The Demented Review

by Rob Caprilozzi

by: Sean Brickley

It seems as though it’s still a somewhat common practice to lump infection movies in with zombie movies. Even taking into consideration those who consider zombies the result of a virus of some sort, there will always remain one glaring difference between an infection and the zombie apocalypse: zombies have to die and reanimate whereas the infected are still alive. This frees the makers of infection movies from the constraints of typical zombie mythology and allows them to create something new with their own flavor of depravity. The Demented steps up to the plate and handles this challenge relatively well.

We’re informed during the opening credits that the locale is Baton Rouge, Louisiana. The film opens with Taylor arriving at the home of her boyfriend David. David has her get out of the car so he can talk to her and in the process gives her a promise ring. Awww. Soon after, Brice and Naomi show up and the two couples take off for a weekend getaway. The viewer is then treated to a montage of their rather enjoyable road trip. I’ll admit it, I enjoy when a movie gives you an initial impression of its characters having a good time when you know full well that their worlds (and probably their bodies) are about to be shredded.

Eventually they come to their destination: a beautiful rural mansion owned by the father of their friend Howard. Howard and his girlfriend Sharley are there and we get further evidence of how good-natured and fun this weekend is supposed to be. While the others sit outside making plans for the next day, David heads inside for a beer run. He answers a phone call which turns out to be from Howard’s father, who informs him that there has been a rogue terrorist attack on the east coast.

What’s worse is that there are also missiles heading toward the gulf coast, which is somewhat near where the group is staying. Howard’s father tells them to stay put, which they ultimately decide to do. While the rest of the group sits inside discussing the capabilities of radio-controlled ballistic missiles, Taylor decides to go outside to get some air – only to see a missile streaking across the sky, exploding in the distance, followed by two fighter jets. Sharley speaks with her mother and discovers that one missile was shot down and the other self-exploded over New Orleans.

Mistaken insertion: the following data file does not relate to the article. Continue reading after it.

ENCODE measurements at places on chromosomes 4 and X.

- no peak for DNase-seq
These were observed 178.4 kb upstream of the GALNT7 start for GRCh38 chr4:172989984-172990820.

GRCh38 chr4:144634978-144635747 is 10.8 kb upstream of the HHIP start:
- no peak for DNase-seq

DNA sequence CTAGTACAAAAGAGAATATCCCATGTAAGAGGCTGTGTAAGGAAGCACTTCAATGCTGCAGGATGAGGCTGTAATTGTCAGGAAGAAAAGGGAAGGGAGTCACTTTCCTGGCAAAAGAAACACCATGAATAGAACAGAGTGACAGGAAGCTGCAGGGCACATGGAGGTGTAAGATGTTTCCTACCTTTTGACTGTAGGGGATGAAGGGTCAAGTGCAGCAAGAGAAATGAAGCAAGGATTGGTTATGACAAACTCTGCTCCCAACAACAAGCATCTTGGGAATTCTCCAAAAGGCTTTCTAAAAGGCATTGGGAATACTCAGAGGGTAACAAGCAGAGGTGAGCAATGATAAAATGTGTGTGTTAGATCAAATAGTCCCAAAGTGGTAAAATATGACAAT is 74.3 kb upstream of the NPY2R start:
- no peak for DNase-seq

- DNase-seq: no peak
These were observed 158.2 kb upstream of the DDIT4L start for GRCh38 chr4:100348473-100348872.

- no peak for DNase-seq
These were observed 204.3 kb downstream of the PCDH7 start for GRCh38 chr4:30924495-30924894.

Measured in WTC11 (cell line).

After some minor dialogue about their respective romantic relationships, Sharley and Taylor notice a dog standing off in the distance. They’re extremely cautious as the dog appears to be rather sick. The rest of the group join them but as they begin to slowly retreat into the house the dog charges and attacks, launching itself at the door just as it slams in its face. Howard decides to just lock up the house and everyone stays inside for the night.

Later that night, Taylor can still hear the dog growling outside but David just tells her to get some sleep, which she eventually does. The next morning though, Brice and Naomi see the dog standing in the same spot it was in the day before. Brice decides to take matters into his own hands and, using a bat Howard gives him, heads outside and eventually dispatches the dog when it attacks. David feels bad and wants to bring the dog to animal control.

While driving with the dog, David listens to radio broadcasts about the local area being under quarantine due to a biological attack. He eventually happens upon a crashed El Camino, whose occupant is standing next to it, eerily still. When David asks if she needs help, she turns toward him, mimicking the same erratic movements of the dead dog now lying in his car. As she rips a giant clump of hair out of her own scalp, David comes to the wise conclusion that it might just be a good time to get going. He throws the Jeep into reverse and begins peeling away just as she lands on the hood. Throwing the emergency brake spins the car 180 degrees and sends the woman sailing off and eventually skidding across the grass. This scene was awesome! No sooner does David get back to the house and explain what he’s heard and seen do the others begin to experience first-hand exactly what is going on around them.

Outside of the effects being a bit cheesy in some places, this wasn’t a bad movie. The acting was what really drove it home. We watch the main characters transform from a fun-loving group to survivalists and it’s actually believable. Additionally, credit must be given to all of the “infected” actors. Yes, I know, it doesn’t take much to act like you’re a bloodthirsty, virus-laden maniac, but in The Demented, the virus is a bit different (without giving too much away), and whether it’s simply good direction or just a bunch of well-trained extras, someone deserves a gold star for the day.

I liked The Demented. It would be interesting to see a sequel by the same people with a bit bigger of a budget.

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